Physicians of the intervention arm requested the following input:

  • Management of difficult cases (42.9%, n=6 of 14 requests) and/or complex medication regimens (28.6%, n=4);
  • Standardized BP measurements including reliability and validity of new devices (21.4%, n=3);
  • Motivational strategies to assure patients’ adherence (7.1%, n=1).

Patient characteristics

ABPM documentation at baseline and follow-up was available for 134 patients (79.3%). Excluding 31 patients (23.1%) with white coat hypertension, the final analysis included 103 patients: intervention arm, n=63; control arm, n=40. Characteristics of patients excluded were similar to those included. Of the 7.7 patients (range 1–11) per practice initially recruited, 5.2 patients (range 1–8) were included in the final analysis.

Patient baseline characteristics were similar in both groups, except for more work-related stress in the intervention arm (43.5% (n=27) versus 20.0% (n=8), P=0.014) (Table 1, eTable 1).

On average, patients with RH (n=52) were older (P=0.001), were taking more antihypertensives (P<0.001), had a longer history of hypertension (P<0.001), and a higher prevalence of coronary heart disease (P<0.001) than those without RH (Table 2).

Characteristics of patients with resistant hypertension
Characteristics of patients with resistant hypertension
Table 2
Characteristics of patients with resistant hypertension

Blood pressure

The intervention had no effect on BP control or BP changes. However, after five months, ABP was controlled in 19.4% of the patients (20 of 103 patients), without a difference between study arms (intervention: n=12, 19%; control: n=8, 20%; P=0.905) (Table 3, eTable 2). The crude OR for the intervention’s effect on BP control was 0.94 (95% CI: [0.34; 2.58]), the adjusted OR was 0.84 [0.29; 2.43].

Blood pressure control rates and average ambulatory blood pressure values for the analysis population and patients with and without resistant hypertension, stratified by intervention status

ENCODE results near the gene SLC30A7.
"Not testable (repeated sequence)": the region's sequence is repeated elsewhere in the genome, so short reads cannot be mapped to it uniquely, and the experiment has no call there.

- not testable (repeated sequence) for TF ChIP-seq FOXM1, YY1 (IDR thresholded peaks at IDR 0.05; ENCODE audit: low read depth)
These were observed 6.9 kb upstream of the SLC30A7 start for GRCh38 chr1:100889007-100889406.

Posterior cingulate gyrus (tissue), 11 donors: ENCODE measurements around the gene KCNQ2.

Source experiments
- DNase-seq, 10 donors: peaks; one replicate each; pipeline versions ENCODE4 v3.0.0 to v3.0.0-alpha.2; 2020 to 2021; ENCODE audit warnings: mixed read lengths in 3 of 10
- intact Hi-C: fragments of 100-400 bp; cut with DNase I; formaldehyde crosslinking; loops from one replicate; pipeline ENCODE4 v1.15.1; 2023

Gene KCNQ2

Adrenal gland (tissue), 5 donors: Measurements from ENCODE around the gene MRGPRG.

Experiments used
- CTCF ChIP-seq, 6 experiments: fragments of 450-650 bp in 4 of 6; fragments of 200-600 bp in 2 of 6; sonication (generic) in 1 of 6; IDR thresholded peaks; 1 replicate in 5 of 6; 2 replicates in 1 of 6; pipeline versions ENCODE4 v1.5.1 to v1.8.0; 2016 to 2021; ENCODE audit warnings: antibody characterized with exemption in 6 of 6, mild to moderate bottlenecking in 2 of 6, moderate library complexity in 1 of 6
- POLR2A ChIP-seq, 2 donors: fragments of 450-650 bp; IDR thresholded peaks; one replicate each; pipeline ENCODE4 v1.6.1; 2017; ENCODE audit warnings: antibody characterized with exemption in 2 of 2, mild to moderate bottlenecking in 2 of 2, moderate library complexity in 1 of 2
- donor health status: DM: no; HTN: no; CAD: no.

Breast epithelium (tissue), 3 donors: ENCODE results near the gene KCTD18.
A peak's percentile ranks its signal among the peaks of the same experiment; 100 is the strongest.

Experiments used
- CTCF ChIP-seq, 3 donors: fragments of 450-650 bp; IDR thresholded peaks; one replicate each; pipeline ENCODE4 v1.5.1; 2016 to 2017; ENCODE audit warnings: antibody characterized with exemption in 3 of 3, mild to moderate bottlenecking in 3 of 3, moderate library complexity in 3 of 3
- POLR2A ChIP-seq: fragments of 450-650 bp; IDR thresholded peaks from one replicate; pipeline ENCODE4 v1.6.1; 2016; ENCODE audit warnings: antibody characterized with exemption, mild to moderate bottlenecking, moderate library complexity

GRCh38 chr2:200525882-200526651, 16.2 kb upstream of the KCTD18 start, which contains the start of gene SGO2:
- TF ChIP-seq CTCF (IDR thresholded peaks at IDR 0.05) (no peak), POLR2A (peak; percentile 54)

Blood pressure control rates and average ambulatory blood pressure values for the analysis population and patients with and without resistant hypertension, stratified by intervention status
Table 3
Blood pressure control rates and average ambulatory blood pressure values for the analysis population and patients with and without resistant hypertension, stratified by intervention status
Blood pressure control rates and average ambulatory blood pressure values for the study population and patients with and without resistant hypertension, stratified by intervention status
Blood pressure control rates and average ambulatory blood pressure values for the study population and patients with and without resistant hypertension, stratified by intervention status
eTable 2
Blood pressure control rates and average ambulatory blood pressure values for the study population and patients with and without resistant hypertension, stratified by intervention status

Mean ABP was 147/85 mmHg (±12.1 systolic/±9.1 diastolic) initially and decreased to 139/81 mmHg (±13.1/±10.0) at follow-up without differences between study arms (Table 3, eTable 2). BP decreased by 9.3/4.2 mmHg (±11.9/±7.9) in the intervention and by 6.7/3.8 mmHg (±11.7/±6.9) in the control arm. The intervention had no effect on the change in BP: SBP –2.55 mmHg [−7.28; 2.19] in the crude model, –2.48 mmHg SBP [−7.24; 2.29] in the adjusted model, and likewise DBP –0.28 mmHg [–3.29; 2.73] and –0.25 mm Hg [−3.31; 2.82]) (eFigure b, c). Inclusion of patients with white coat hypertension barely changed these estimates (eFigure a, b, c).

Effects of intervention on blood pressure: crude and adjusted estimates
Effects of intervention on blood pressure: crude and adjusted estimates
eFigure
Effects of intervention on blood pressure: crude and adjusted estimates